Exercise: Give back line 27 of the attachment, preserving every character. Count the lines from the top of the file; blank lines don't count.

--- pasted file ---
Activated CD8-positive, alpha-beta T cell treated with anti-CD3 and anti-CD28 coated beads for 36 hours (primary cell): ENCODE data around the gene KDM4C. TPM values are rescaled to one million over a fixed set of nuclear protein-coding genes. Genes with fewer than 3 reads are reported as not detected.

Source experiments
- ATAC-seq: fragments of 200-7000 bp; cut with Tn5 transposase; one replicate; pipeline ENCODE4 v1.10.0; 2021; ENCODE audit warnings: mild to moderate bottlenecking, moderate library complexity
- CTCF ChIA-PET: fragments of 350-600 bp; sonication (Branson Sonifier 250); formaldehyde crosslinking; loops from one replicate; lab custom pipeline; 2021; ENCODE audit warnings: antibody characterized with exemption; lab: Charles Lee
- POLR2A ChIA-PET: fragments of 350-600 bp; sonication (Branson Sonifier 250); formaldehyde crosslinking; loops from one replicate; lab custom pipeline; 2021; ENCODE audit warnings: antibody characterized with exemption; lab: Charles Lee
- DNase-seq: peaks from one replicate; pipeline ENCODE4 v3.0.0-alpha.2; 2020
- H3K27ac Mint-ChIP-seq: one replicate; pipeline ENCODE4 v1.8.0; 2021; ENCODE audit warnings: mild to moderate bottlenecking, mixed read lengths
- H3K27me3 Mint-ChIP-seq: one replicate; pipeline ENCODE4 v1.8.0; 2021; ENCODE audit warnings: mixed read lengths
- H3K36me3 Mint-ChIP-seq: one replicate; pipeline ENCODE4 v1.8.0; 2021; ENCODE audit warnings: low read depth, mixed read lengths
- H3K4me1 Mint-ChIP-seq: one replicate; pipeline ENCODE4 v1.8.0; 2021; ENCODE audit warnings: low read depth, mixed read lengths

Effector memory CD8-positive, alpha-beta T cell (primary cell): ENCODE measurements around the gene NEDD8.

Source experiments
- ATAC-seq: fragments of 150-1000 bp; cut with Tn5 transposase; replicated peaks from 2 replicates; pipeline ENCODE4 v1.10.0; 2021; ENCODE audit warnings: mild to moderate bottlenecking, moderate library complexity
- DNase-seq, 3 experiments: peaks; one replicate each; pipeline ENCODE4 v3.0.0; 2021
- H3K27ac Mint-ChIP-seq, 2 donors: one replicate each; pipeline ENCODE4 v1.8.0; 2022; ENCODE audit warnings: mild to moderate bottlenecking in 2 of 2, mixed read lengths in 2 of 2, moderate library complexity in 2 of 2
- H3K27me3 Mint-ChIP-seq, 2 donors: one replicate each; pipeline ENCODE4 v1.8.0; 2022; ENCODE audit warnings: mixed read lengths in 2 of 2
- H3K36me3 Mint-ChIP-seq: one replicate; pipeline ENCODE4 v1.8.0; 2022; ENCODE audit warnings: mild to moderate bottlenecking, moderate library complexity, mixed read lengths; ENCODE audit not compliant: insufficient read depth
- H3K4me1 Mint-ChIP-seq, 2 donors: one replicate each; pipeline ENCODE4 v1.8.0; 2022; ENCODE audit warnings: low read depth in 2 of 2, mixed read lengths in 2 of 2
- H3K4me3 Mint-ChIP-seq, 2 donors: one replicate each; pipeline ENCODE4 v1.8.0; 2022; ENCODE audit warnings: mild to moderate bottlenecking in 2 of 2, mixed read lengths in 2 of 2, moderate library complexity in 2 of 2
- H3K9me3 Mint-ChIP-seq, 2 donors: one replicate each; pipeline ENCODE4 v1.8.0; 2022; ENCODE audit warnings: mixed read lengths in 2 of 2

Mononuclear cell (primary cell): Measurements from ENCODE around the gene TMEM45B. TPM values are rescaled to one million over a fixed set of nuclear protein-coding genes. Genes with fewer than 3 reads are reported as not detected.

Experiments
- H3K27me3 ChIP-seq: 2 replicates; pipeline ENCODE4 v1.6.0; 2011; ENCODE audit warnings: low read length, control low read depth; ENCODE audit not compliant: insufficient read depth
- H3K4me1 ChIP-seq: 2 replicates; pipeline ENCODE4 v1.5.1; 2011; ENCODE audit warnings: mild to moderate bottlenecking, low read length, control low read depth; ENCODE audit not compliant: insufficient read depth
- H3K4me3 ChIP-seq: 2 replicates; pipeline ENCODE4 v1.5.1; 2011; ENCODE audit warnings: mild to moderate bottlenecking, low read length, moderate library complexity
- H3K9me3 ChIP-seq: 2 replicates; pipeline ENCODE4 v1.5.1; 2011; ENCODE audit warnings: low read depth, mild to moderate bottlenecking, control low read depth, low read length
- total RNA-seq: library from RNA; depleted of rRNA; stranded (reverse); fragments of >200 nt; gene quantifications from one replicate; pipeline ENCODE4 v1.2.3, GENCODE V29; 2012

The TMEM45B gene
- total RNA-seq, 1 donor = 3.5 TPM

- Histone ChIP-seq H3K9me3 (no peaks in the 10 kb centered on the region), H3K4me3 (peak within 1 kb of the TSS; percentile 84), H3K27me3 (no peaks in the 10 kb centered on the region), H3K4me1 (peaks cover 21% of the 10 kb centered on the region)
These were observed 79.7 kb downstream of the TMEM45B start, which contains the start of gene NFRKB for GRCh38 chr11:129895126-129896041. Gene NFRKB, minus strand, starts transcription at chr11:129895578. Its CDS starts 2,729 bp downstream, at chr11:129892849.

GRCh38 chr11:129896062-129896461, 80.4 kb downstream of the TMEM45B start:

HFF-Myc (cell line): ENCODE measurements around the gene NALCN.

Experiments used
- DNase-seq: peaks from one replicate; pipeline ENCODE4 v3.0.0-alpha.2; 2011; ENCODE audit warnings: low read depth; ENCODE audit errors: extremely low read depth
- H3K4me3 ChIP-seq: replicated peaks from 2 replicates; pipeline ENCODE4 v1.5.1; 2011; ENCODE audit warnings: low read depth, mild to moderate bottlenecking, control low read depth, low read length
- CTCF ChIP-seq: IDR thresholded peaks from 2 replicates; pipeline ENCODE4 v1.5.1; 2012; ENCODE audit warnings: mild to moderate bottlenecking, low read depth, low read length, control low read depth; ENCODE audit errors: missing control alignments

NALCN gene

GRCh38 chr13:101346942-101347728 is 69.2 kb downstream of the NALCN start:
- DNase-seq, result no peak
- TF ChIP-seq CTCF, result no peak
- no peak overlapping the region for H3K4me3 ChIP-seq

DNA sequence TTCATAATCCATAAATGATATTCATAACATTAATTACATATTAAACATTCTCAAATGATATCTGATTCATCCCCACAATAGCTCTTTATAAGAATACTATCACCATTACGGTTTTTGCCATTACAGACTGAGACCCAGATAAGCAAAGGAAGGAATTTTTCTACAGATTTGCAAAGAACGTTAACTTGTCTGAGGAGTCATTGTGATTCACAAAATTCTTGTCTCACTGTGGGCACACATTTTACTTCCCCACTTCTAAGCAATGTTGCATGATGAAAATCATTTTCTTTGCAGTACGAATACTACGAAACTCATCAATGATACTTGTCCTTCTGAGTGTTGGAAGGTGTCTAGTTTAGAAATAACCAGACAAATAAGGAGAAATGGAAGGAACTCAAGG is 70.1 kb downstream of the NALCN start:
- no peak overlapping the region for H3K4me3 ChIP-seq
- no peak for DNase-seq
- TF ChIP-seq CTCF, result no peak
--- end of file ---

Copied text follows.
- total RNA-seq: library from RNA; depleted of rRNA; stranded (reverse); fragments of >200 nt; gene quantifications from one replicate; pipeline ENCODE4 v1.2.3, GENCODE V29; 2012